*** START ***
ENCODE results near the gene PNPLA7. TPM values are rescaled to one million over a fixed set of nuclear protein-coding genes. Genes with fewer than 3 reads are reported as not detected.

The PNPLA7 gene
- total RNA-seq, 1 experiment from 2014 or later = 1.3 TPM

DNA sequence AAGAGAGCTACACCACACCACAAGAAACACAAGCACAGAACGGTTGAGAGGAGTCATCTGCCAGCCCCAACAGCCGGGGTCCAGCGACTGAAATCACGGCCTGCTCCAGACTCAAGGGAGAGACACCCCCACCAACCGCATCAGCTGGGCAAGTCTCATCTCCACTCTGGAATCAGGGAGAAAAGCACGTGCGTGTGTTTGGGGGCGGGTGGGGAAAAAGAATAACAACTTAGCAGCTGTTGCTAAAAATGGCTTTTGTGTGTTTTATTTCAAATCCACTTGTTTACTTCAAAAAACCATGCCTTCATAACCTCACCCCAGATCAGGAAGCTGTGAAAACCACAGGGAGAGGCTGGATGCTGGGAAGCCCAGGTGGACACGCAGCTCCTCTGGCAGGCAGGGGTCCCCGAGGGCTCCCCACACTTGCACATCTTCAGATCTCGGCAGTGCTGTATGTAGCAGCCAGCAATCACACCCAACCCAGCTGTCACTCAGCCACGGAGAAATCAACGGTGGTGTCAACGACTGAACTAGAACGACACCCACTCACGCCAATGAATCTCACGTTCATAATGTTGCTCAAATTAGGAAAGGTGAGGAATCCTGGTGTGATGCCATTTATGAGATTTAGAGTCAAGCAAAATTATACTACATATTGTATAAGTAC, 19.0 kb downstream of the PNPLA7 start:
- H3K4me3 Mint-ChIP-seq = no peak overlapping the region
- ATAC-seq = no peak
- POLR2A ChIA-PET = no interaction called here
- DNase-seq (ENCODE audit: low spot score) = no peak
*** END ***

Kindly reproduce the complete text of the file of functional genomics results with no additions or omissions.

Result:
ENCODE results near the gene PNPLA7. TPM values are rescaled to one million over a fixed set of nuclear protein-coding genes. Genes with fewer than 3 reads are reported as not detected.

The PNPLA7 gene
- total RNA-seq, 1 experiment from 2014 or later = 1.3 TPM

DNA sequence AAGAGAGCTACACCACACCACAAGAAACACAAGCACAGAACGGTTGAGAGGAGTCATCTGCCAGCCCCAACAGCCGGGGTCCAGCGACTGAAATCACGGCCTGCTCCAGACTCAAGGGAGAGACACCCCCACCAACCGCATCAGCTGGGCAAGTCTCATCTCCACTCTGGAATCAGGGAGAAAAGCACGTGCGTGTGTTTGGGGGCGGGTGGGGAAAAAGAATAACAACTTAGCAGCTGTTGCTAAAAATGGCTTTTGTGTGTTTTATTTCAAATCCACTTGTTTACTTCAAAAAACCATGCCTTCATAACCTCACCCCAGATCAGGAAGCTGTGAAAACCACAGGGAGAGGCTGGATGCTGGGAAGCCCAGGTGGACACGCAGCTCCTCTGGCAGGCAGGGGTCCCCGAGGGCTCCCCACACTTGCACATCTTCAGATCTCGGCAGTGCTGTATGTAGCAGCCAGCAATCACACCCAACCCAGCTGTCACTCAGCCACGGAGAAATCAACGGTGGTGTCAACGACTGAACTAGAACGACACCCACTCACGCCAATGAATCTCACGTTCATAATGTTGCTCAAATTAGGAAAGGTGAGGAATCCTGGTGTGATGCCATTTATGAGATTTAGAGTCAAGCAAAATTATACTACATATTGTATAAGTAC, 19.0 kb downstream of the PNPLA7 start:
- H3K4me3 Mint-ChIP-seq = no peak overlapping the region
- ATAC-seq = no peak
- POLR2A ChIA-PET = no interaction called here
- DNase-seq (ENCODE audit: low spot score) = no peak